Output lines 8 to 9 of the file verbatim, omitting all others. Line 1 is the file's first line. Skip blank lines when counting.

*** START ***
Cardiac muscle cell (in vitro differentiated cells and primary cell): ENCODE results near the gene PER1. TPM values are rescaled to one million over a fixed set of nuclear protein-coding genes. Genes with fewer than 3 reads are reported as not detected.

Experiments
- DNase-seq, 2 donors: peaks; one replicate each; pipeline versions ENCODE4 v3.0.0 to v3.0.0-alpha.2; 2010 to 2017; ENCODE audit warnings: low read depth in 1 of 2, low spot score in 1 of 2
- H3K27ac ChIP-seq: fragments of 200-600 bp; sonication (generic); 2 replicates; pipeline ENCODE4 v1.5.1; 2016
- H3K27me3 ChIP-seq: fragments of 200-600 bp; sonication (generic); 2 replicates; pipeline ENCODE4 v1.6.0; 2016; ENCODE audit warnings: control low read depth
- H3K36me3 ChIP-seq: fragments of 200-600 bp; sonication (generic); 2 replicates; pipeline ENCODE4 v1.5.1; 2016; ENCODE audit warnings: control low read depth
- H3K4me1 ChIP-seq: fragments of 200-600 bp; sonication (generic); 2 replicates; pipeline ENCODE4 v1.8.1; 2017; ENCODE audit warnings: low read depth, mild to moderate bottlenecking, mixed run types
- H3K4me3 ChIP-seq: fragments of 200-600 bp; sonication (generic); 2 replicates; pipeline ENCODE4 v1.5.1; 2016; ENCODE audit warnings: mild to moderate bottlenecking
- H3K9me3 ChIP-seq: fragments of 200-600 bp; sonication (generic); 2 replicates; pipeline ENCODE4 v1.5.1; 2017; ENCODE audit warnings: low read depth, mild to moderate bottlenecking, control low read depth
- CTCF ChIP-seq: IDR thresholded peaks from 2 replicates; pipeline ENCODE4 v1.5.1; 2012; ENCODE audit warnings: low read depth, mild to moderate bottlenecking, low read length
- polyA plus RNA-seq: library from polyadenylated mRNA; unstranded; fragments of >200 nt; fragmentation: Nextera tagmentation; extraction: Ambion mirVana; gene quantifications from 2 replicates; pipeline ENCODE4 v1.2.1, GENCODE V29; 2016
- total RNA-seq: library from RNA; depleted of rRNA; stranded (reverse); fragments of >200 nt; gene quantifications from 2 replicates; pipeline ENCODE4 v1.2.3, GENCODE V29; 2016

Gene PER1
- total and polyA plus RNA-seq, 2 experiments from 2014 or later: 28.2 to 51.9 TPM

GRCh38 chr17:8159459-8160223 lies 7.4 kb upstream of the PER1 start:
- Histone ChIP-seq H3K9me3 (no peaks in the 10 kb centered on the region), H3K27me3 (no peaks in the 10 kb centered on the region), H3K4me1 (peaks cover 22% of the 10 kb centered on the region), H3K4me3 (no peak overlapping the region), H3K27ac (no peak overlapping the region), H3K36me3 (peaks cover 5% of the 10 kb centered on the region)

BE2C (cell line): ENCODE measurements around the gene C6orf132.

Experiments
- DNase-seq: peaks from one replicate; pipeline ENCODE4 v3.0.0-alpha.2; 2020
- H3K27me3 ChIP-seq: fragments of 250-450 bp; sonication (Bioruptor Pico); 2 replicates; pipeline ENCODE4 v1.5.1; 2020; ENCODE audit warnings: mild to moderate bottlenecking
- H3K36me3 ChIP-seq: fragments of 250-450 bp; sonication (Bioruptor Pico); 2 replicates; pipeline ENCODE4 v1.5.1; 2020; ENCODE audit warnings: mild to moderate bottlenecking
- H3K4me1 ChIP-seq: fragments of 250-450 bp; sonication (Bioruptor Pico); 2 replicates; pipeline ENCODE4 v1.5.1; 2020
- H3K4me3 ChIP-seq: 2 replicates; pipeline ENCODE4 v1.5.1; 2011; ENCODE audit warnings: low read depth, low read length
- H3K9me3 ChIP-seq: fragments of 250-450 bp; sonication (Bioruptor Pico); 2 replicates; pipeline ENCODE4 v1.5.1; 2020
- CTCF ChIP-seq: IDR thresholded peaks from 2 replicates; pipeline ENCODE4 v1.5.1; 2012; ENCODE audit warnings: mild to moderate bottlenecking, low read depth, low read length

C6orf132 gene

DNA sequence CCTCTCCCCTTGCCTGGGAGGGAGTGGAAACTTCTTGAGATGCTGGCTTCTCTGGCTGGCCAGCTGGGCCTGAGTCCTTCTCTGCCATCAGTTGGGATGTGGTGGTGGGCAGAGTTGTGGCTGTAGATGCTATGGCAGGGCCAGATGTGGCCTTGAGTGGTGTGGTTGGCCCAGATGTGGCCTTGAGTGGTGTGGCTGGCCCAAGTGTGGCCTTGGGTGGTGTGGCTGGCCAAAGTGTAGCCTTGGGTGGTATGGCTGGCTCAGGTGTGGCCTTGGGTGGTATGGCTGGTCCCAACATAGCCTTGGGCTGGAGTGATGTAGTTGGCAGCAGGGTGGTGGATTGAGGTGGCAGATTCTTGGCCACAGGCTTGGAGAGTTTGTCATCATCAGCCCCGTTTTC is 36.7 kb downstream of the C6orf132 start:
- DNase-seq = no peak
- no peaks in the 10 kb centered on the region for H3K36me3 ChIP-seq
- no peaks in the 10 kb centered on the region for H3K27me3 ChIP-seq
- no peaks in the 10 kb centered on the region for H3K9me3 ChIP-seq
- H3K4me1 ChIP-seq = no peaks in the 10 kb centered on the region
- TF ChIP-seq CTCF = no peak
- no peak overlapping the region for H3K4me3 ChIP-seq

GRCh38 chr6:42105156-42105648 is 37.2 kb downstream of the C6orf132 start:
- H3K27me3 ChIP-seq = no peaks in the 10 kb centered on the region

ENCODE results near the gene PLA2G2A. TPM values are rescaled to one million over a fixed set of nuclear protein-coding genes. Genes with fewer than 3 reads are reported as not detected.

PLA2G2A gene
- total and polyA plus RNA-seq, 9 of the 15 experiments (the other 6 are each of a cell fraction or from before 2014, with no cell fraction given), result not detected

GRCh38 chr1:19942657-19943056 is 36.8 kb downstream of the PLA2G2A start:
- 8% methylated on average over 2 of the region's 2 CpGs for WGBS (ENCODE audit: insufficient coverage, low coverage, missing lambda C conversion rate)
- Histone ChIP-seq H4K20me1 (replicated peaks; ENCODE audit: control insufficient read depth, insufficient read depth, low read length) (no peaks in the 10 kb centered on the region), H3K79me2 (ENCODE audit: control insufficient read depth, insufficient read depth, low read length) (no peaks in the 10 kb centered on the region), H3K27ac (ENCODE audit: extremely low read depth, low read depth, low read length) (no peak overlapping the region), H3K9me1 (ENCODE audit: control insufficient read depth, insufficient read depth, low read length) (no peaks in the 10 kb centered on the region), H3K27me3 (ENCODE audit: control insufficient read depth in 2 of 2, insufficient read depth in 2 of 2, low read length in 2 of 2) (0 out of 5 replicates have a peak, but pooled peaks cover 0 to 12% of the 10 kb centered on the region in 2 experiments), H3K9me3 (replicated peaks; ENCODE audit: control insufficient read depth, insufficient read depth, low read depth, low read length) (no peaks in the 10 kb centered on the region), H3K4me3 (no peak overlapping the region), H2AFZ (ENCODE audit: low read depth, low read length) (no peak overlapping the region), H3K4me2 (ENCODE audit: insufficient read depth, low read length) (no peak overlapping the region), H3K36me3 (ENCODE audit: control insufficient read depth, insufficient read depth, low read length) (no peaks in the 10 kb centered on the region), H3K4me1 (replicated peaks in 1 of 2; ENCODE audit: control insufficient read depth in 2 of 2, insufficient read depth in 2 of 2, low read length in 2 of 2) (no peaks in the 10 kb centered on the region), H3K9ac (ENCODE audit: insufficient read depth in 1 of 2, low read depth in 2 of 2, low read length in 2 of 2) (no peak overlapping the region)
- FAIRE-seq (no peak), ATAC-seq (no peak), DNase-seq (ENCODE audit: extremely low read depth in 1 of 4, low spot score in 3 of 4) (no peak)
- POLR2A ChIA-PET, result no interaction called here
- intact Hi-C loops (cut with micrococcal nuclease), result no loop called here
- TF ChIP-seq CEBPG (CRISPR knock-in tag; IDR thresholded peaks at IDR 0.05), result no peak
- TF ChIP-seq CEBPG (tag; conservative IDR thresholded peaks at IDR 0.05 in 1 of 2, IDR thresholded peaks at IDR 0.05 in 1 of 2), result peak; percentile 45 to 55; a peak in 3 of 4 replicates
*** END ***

- H3K4me3 ChIP-seq: fragments of 200-600 bp; sonication (generic); 2 replicates; pipeline ENCODE4 v1.5.1; 2016; ENCODE audit warnings: mild to moderate bottlenecking
- H3K9me3 ChIP-seq: fragments of 200-600 bp; sonication (generic); 2 replicates; pipeline ENCODE4 v1.5.1; 2017; ENCODE audit warnings: low read depth, mild to moderate bottlenecking, control low read depth